to Journal. Dear Sir: Please change my
address to Camp Lewis, Washington, as we are moving there
next week and I certainly do not want to miss an issue of
your paper. You certainly are getting out a
wonderful paper and to read it makes one think that he is
almost in the "Queen City of the
Mountains." By the way, my Commanding Officer,
Col. G.H. Williams, was with Colonel Chas. Morrow and the
27th Infantry in Siberia. He says Col. Morrow is
one of the best officers in the army. Very truly
yours, Joseph H. Hussing, 1st. Lieut., 58th Infantry.
Robbed. Burglars broke into the store of Elmer
Hughes last Thursday night and helped themselves to $100
in cash, several checks and quite a little
merchandise. Admittance was gained through the rear
of the store.
Wrecks. Freight wrecks are becoming quite numerous
in the upper pat of the state on the Southern Railway,
according to reports. Wrecks appear to be almost
daily occurrences. About six wrecks have occurred
during the past week or ten days but none of them have
been of a very serious nature. Last week four cars
were wrecked on the Cincinnati Southern at
Faulconer's Station, five more north of Danville, where
they jumped the track, two of them turning over, but
little damage was done to the tracks or the cars.
No one was hurt. Traffic was delayed for several
hours. Also, it is said, on the Louisville Southern
road at McBrayer Station, near Nicholasville, the car
trucks under one car on a freight train broke and it
required a delay of four hours in traffic. There
have been two freight wrecks near High Bridge the past
few days and one at Jessamine, near Nicholasville.
And it is reported that on the St. Louis division of the
Southern four freight cars were derailed at Princeton,
Daughter Wins Suit. Mrs. Elizabeth Dillion was
given a verdict for $2,000 against her mother Mrs. Bettie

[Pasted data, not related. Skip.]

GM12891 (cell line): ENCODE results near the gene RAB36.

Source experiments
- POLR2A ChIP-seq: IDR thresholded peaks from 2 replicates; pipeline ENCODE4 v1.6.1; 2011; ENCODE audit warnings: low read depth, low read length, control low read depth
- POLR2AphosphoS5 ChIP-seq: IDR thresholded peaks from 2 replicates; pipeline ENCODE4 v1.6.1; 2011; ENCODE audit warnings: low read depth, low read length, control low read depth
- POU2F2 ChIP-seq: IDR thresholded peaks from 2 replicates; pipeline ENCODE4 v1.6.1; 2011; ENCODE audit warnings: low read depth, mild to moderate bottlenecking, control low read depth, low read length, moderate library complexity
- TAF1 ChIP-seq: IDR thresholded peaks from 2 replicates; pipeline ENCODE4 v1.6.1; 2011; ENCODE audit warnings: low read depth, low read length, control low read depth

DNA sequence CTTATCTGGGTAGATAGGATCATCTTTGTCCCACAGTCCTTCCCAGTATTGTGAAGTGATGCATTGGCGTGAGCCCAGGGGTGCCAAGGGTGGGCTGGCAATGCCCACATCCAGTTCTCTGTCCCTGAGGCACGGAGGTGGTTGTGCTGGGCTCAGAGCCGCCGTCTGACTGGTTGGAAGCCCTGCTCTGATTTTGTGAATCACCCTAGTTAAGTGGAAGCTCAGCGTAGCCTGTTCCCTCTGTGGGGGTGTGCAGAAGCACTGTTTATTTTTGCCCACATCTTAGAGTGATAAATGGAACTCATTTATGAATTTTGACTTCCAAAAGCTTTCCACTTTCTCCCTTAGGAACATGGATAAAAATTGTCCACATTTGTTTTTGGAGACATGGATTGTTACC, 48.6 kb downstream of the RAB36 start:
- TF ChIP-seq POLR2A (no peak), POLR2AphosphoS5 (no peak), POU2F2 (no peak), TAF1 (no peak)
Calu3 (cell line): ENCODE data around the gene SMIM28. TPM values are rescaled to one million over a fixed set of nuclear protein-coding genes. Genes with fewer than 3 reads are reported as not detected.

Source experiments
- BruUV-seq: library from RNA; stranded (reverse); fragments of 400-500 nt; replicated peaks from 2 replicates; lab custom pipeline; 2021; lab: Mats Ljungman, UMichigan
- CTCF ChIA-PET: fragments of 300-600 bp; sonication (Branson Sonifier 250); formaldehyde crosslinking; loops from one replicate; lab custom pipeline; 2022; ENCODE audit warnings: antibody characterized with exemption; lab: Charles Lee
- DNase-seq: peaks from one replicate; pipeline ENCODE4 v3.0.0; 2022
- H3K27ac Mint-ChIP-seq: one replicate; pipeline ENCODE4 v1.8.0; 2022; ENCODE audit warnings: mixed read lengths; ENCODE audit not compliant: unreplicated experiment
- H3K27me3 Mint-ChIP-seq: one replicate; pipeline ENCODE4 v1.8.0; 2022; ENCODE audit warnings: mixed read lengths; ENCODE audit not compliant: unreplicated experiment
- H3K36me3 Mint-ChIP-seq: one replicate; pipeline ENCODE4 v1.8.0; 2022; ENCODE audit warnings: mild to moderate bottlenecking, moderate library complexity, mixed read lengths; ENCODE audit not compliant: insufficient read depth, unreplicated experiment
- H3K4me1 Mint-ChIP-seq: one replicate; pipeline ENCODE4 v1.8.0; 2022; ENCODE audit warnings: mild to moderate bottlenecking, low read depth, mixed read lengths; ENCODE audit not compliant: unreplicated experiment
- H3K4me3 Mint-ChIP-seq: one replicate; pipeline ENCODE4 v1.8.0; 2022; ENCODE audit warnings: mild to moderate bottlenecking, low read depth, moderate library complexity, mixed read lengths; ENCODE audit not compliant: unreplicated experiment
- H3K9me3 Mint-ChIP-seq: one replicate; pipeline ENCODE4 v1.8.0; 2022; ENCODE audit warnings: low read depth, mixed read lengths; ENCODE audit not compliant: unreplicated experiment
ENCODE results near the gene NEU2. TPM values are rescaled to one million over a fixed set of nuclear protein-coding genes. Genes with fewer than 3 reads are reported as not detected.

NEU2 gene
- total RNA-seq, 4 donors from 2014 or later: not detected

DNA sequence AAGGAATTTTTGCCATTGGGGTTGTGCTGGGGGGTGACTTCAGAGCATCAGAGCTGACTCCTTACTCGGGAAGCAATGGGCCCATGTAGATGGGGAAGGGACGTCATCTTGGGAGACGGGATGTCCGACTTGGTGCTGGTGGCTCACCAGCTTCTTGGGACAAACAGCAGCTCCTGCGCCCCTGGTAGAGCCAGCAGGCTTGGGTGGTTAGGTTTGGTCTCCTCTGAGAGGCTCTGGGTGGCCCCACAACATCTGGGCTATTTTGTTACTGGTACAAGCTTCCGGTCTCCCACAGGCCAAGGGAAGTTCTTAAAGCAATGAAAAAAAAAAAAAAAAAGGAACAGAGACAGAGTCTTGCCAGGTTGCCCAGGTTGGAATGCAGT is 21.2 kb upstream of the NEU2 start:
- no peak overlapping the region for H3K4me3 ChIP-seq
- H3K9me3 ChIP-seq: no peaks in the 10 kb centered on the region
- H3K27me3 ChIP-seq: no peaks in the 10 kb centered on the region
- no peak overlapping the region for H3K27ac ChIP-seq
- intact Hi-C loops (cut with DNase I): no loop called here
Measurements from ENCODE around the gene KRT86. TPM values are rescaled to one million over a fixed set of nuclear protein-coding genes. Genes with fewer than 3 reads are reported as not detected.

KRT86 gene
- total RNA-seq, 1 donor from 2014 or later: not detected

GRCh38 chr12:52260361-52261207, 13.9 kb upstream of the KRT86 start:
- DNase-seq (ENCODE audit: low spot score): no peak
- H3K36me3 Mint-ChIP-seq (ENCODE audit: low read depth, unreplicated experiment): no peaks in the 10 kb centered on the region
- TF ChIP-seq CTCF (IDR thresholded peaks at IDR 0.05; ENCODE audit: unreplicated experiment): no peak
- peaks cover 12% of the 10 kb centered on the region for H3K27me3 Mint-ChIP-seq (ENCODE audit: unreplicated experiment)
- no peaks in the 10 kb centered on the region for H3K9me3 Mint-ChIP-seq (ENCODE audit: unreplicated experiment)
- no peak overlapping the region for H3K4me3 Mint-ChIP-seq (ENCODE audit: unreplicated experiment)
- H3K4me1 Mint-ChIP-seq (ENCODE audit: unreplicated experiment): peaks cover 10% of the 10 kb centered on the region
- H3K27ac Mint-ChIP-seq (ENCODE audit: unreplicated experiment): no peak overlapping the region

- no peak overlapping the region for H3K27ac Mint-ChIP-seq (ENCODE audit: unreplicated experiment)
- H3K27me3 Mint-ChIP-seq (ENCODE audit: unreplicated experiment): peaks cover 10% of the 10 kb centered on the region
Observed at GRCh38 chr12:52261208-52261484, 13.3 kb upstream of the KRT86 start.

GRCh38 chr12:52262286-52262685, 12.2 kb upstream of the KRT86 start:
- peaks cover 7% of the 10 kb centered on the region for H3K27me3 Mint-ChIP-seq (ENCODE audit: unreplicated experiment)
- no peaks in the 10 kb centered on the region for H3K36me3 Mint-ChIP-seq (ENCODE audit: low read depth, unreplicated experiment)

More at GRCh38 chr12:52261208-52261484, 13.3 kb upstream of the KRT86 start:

Broadus in the Lincoln Circuit Court at Stanford last
week. She sued for $20,000, charging that her
mother had slandered her. The mother is a sister of
the late Colonel A. M. Swope, of Lexington, and an aunt
of Congressman King Swope.
A message from Broomfield, Ky., says six men, with a
rubber hose siphoned eighteen gallons of whiskey from
barrels in McClaskey warehouse the other night into milk
cans and escaped just as guards came into view.
Advices from Fairfield say sixty gallons of whiskey were
stolen there from McKenna warehouse.
Born to Mr. and Mrs. Ralph Carter, August 22, a girl.
Cecil Whitis, who has been seriously ill, is much
Miss Marie Tandy, who underwent an operation for
appendicitis, is getting along nicely.
Mrs. Weddle, who has been in the hospital for the past
three weeks, is able to return to her home at
Mr. Rich of Monticello, who has been in the sanitarium,
has recovered sufficiently to return to his home.
Miss Mae Whitson is nursing Mr. J.F. Tandy who is
seriously ill at his home on Hawkins Ave.
The following marriage licenses have been issued since
last issue: Walter Crabtree to Opal C. Dugger;
Robert E. Herald and Louise Garrett; Louis Whitaker and
Effie Whitson; Wm. O. Stigall and Telia Roberts; Wm.
Fount Godsey and Helen Colyer; Roy K. Gover and Pauline
Will Be Here. Governor Edwin P. Morrow has written
Secretary Hicks that he will be here the second day of
the fair which has been designated as Governor's
Day. Mrs. Morrow will accompany him. They
will spend several days in Somerset with relatives.
Mr. and Mrs. Logan Wood, of Danville, Mrs. Claunch and